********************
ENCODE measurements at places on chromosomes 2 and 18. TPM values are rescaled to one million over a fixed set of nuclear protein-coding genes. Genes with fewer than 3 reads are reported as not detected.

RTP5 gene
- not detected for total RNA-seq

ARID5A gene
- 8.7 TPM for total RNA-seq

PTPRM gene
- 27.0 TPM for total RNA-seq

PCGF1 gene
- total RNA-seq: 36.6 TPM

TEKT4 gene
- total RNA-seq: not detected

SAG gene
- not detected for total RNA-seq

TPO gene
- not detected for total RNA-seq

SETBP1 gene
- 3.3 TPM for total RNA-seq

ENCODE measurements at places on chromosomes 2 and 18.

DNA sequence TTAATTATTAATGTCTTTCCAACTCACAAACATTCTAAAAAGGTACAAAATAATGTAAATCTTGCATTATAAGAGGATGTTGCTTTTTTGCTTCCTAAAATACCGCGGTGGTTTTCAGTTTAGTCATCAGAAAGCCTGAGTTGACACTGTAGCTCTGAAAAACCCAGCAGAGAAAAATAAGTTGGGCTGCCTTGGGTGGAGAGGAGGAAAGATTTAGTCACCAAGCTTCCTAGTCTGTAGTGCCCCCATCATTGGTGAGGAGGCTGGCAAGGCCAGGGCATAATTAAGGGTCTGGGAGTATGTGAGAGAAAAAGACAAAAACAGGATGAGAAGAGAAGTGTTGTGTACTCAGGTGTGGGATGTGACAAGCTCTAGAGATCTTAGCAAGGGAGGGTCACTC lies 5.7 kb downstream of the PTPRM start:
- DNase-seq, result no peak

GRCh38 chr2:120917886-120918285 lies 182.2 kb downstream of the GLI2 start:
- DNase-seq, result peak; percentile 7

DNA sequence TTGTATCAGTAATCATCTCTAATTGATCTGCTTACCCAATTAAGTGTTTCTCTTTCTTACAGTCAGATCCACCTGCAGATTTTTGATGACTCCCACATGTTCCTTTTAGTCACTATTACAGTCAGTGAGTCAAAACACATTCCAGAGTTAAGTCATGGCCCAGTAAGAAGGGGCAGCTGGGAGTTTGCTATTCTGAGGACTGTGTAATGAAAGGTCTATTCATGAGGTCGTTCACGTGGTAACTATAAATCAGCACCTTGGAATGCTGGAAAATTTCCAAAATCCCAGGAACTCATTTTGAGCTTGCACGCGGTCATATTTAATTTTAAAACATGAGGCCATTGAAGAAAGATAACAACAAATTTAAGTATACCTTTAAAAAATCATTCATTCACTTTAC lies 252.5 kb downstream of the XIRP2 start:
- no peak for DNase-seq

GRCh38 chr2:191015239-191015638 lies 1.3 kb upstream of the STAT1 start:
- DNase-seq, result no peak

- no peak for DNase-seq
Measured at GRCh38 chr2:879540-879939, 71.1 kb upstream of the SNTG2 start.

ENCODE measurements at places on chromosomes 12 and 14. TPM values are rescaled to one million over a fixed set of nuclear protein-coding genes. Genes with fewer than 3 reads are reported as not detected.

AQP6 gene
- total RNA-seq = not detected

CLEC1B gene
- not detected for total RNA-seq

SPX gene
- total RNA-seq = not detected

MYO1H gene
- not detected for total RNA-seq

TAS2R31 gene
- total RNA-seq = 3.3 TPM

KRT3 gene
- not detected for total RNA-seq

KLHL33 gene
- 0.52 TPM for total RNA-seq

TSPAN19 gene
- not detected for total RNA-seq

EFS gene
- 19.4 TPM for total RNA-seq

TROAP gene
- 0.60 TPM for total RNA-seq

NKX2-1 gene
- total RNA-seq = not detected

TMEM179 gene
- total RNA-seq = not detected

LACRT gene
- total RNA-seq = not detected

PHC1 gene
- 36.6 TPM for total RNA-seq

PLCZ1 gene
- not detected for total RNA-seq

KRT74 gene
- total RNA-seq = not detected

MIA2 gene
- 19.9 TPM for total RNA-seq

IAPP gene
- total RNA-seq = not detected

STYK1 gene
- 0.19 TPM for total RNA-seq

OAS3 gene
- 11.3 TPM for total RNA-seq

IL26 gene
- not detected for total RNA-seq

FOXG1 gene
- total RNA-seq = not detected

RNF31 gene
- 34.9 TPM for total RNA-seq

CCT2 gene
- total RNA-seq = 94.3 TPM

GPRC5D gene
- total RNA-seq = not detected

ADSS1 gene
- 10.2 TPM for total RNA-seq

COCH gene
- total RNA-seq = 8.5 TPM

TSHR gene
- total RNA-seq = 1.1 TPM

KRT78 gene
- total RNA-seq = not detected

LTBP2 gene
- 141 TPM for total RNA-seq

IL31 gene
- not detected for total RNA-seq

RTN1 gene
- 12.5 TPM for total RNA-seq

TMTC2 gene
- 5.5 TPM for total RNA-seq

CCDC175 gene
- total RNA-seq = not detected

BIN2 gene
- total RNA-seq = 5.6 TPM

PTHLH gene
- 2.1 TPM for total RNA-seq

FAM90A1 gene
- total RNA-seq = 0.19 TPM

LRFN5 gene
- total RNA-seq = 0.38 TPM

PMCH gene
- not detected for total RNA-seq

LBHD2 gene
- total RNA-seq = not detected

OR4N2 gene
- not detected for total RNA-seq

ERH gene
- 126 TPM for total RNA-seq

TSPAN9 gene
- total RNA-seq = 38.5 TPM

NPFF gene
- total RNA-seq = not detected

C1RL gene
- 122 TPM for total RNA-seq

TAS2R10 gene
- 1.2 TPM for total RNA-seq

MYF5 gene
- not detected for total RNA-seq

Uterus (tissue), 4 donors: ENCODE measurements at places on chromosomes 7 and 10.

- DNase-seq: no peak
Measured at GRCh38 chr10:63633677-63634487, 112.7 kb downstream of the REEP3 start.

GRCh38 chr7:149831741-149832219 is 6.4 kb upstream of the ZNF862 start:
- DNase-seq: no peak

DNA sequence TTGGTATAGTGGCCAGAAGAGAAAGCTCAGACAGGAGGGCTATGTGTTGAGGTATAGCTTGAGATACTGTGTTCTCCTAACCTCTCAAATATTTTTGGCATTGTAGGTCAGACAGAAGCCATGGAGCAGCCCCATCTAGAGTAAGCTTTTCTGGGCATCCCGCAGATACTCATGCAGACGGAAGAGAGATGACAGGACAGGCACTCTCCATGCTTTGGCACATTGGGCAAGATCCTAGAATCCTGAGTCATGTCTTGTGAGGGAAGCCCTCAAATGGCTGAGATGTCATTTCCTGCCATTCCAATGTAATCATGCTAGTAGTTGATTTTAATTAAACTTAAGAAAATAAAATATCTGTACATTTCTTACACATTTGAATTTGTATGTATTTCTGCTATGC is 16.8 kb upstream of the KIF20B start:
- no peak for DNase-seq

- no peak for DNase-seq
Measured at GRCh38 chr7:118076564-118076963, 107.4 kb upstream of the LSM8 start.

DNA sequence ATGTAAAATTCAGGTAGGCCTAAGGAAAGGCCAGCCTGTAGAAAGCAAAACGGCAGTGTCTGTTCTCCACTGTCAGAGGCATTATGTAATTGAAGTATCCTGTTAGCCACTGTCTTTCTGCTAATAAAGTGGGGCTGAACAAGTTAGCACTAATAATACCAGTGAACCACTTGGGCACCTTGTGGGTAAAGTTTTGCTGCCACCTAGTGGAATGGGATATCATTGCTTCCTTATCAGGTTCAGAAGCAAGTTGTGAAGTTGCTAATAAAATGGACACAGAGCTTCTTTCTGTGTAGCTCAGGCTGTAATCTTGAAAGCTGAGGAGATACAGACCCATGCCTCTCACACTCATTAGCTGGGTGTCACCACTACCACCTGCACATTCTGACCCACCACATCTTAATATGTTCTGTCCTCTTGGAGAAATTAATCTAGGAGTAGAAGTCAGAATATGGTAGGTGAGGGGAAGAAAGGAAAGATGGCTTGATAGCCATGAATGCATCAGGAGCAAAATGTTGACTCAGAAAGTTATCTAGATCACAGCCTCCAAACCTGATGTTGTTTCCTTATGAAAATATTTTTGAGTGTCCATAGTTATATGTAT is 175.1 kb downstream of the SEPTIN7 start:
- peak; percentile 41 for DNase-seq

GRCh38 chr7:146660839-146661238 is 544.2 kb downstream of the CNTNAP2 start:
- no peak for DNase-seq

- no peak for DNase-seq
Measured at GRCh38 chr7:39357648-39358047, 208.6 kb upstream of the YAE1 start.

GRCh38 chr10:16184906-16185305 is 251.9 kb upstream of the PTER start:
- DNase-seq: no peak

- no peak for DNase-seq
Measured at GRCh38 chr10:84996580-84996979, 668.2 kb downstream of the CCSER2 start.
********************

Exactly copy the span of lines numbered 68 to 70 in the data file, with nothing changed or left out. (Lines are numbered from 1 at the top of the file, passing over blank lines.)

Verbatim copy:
OAS3 gene
- 11.3 TPM for total RNA-seq

IL26 gene